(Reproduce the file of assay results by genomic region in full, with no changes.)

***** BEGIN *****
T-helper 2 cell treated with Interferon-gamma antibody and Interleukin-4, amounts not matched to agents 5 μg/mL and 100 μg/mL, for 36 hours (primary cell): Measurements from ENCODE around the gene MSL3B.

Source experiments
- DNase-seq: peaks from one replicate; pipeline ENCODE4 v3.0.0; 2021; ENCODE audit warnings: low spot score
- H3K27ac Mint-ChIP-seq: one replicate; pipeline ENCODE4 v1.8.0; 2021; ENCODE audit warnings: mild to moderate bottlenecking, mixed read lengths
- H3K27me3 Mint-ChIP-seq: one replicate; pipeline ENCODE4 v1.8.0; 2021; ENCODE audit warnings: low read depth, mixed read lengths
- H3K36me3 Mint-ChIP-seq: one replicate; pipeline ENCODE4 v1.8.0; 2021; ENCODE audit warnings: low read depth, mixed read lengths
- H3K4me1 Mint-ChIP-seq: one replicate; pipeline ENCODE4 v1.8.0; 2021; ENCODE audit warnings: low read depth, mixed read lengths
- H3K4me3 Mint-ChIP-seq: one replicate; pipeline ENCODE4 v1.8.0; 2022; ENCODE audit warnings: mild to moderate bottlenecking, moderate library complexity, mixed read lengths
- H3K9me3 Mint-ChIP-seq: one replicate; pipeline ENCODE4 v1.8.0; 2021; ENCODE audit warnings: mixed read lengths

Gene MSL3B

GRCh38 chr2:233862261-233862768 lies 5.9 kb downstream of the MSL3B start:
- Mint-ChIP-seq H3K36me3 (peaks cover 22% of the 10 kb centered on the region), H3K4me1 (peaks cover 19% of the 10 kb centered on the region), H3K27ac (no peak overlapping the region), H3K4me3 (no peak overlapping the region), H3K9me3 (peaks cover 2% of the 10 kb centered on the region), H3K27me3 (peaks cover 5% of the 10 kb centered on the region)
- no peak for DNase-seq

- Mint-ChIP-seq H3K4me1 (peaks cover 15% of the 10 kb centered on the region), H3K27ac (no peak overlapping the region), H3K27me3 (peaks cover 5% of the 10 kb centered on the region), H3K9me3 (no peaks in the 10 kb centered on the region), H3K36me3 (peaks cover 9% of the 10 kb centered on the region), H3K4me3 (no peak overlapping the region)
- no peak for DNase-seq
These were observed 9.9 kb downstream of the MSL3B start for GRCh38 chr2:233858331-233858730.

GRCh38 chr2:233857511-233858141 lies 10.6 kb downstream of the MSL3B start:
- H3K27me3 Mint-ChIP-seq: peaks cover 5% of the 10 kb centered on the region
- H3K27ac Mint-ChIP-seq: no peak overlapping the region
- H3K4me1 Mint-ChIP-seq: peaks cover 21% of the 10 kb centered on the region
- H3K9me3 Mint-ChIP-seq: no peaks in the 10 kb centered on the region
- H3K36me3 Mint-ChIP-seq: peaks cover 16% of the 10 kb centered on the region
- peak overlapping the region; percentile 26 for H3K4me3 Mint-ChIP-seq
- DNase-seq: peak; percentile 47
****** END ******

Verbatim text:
T-helper 2 cell treated with Interferon-gamma antibody and Interleukin-4, amounts not matched to agents 5 μg/mL and 100 μg/mL, for 36 hours (primary cell): Measurements from ENCODE around the gene MSL3B.

Source experiments
- DNase-seq: peaks from one replicate; pipeline ENCODE4 v3.0.0; 2021; ENCODE audit warnings: low spot score
- H3K27ac Mint-ChIP-seq: one replicate; pipeline ENCODE4 v1.8.0; 2021; ENCODE audit warnings: mild to moderate bottlenecking, mixed read lengths
- H3K27me3 Mint-ChIP-seq: one replicate; pipeline ENCODE4 v1.8.0; 2021; ENCODE audit warnings: low read depth, mixed read lengths
- H3K36me3 Mint-ChIP-seq: one replicate; pipeline ENCODE4 v1.8.0; 2021; ENCODE audit warnings: low read depth, mixed read lengths
- H3K4me1 Mint-ChIP-seq: one replicate; pipeline ENCODE4 v1.8.0; 2021; ENCODE audit warnings: low read depth, mixed read lengths
- H3K4me3 Mint-ChIP-seq: one replicate; pipeline ENCODE4 v1.8.0; 2022; ENCODE audit warnings: mild to moderate bottlenecking, moderate library complexity, mixed read lengths
- H3K9me3 Mint-ChIP-seq: one replicate; pipeline ENCODE4 v1.8.0; 2021; ENCODE audit warnings: mixed read lengths

Gene MSL3B

GRCh38 chr2:233862261-233862768 lies 5.9 kb downstream of the MSL3B start:
- Mint-ChIP-seq H3K36me3 (peaks cover 22% of the 10 kb centered on the region), H3K4me1 (peaks cover 19% of the 10 kb centered on the region), H3K27ac (no peak overlapping the region), H3K4me3 (no peak overlapping the region), H3K9me3 (peaks cover 2% of the 10 kb centered on the region), H3K27me3 (peaks cover 5% of the 10 kb centered on the region)
- no peak for DNase-seq

- Mint-ChIP-seq H3K4me1 (peaks cover 15% of the 10 kb centered on the region), H3K27ac (no peak overlapping the region), H3K27me3 (peaks cover 5% of the 10 kb centered on the region), H3K9me3 (no peaks in the 10 kb centered on the region), H3K36me3 (peaks cover 9% of the 10 kb centered on the region), H3K4me3 (no peak overlapping the region)
- no peak for DNase-seq
These were observed 9.9 kb downstream of the MSL3B start for GRCh38 chr2:233858331-233858730.

GRCh38 chr2:233857511-233858141 lies 10.6 kb downstream of the MSL3B start:
- H3K27me3 Mint-ChIP-seq: peaks cover 5% of the 10 kb centered on the region
- H3K27ac Mint-ChIP-seq: no peak overlapping the region
- H3K4me1 Mint-ChIP-seq: peaks cover 21% of the 10 kb centered on the region
- H3K9me3 Mint-ChIP-seq: no peaks in the 10 kb centered on the region
- H3K36me3 Mint-ChIP-seq: peaks cover 16% of the 10 kb centered on the region
- peak overlapping the region; percentile 26 for H3K4me3 Mint-ChIP-seq
- DNase-seq: peak; percentile 47